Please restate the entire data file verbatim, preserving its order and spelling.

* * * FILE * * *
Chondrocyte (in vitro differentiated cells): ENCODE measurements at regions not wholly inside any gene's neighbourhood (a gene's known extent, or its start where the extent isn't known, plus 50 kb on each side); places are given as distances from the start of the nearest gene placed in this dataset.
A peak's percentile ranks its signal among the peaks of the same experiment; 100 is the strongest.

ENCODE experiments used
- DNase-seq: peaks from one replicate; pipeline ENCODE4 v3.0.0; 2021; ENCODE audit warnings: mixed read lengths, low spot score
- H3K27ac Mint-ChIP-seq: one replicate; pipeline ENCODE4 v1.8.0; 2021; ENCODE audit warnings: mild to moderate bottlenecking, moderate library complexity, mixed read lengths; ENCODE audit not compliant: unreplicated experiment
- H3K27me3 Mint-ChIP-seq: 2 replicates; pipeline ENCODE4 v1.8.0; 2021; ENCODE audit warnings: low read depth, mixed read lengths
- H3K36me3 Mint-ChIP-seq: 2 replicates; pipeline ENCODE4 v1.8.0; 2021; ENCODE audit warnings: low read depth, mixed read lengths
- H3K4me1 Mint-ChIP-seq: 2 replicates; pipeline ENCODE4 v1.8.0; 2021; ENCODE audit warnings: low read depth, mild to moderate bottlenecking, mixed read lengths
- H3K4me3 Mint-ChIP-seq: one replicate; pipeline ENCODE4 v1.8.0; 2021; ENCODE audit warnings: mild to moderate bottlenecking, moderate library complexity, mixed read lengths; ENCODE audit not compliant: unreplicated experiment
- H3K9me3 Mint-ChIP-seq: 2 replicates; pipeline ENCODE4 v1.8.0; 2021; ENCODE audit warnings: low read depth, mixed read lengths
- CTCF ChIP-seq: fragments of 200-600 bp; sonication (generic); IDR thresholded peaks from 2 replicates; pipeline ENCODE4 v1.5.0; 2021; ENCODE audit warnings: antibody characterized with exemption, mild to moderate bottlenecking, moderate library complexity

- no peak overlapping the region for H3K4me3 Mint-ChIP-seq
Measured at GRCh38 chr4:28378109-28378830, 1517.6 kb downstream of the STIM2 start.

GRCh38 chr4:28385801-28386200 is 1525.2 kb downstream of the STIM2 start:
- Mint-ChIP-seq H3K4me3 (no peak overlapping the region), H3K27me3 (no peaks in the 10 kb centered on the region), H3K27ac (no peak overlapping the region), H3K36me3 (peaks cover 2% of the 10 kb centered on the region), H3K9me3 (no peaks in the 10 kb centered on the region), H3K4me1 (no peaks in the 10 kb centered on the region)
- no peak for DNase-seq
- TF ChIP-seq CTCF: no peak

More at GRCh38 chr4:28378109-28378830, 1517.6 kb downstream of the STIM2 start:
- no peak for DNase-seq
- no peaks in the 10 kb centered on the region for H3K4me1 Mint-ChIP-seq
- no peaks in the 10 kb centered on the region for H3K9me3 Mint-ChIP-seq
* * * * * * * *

Chondrocyte (in vitro differentiated cells): ENCODE measurements at regions not wholly inside any gene's neighbourhood (a gene's known extent, or its start where the extent isn't known, plus 50 kb on each side); places are given as distances from the start of the nearest gene placed in this dataset.
A peak's percentile ranks its signal among the peaks of the same experiment; 100 is the strongest.

ENCODE experiments used
- DNase-seq: peaks from one replicate; pipeline ENCODE4 v3.0.0; 2021; ENCODE audit warnings: mixed read lengths, low spot score
- H3K27ac Mint-ChIP-seq: one replicate; pipeline ENCODE4 v1.8.0; 2021; ENCODE audit warnings: mild to moderate bottlenecking, moderate library complexity, mixed read lengths; ENCODE audit not compliant: unreplicated experiment
- H3K27me3 Mint-ChIP-seq: 2 replicates; pipeline ENCODE4 v1.8.0; 2021; ENCODE audit warnings: low read depth, mixed read lengths
- H3K36me3 Mint-ChIP-seq: 2 replicates; pipeline ENCODE4 v1.8.0; 2021; ENCODE audit warnings: low read depth, mixed read lengths
- H3K4me1 Mint-ChIP-seq: 2 replicates; pipeline ENCODE4 v1.8.0; 2021; ENCODE audit warnings: low read depth, mild to moderate bottlenecking, mixed read lengths
- H3K4me3 Mint-ChIP-seq: one replicate; pipeline ENCODE4 v1.8.0; 2021; ENCODE audit warnings: mild to moderate bottlenecking, moderate library complexity, mixed read lengths; ENCODE audit not compliant: unreplicated experiment
- H3K9me3 Mint-ChIP-seq: 2 replicates; pipeline ENCODE4 v1.8.0; 2021; ENCODE audit warnings: low read depth, mixed read lengths
- CTCF ChIP-seq: fragments of 200-600 bp; sonication (generic); IDR thresholded peaks from 2 replicates; pipeline ENCODE4 v1.5.0; 2021; ENCODE audit warnings: antibody characterized with exemption, mild to moderate bottlenecking, moderate library complexity

- no peak overlapping the region for H3K4me3 Mint-ChIP-seq
Measured at GRCh38 chr4:28378109-28378830, 1517.6 kb downstream of the STIM2 start.

GRCh38 chr4:28385801-28386200 is 1525.2 kb downstream of the STIM2 start:
- Mint-ChIP-seq H3K4me3 (no peak overlapping the region), H3K27me3 (no peaks in the 10 kb centered on the region), H3K27ac (no peak overlapping the region), H3K36me3 (peaks cover 2% of the 10 kb centered on the region), H3K9me3 (no peaks in the 10 kb centered on the region), H3K4me1 (no peaks in the 10 kb centered on the region)
- no peak for DNase-seq
- TF ChIP-seq CTCF: no peak

More at GRCh38 chr4:28378109-28378830, 1517.6 kb downstream of the STIM2 start:
- no peak for DNase-seq
- no peaks in the 10 kb centered on the region for H3K4me1 Mint-ChIP-seq
- no peaks in the 10 kb centered on the region for H3K9me3 Mint-ChIP-seq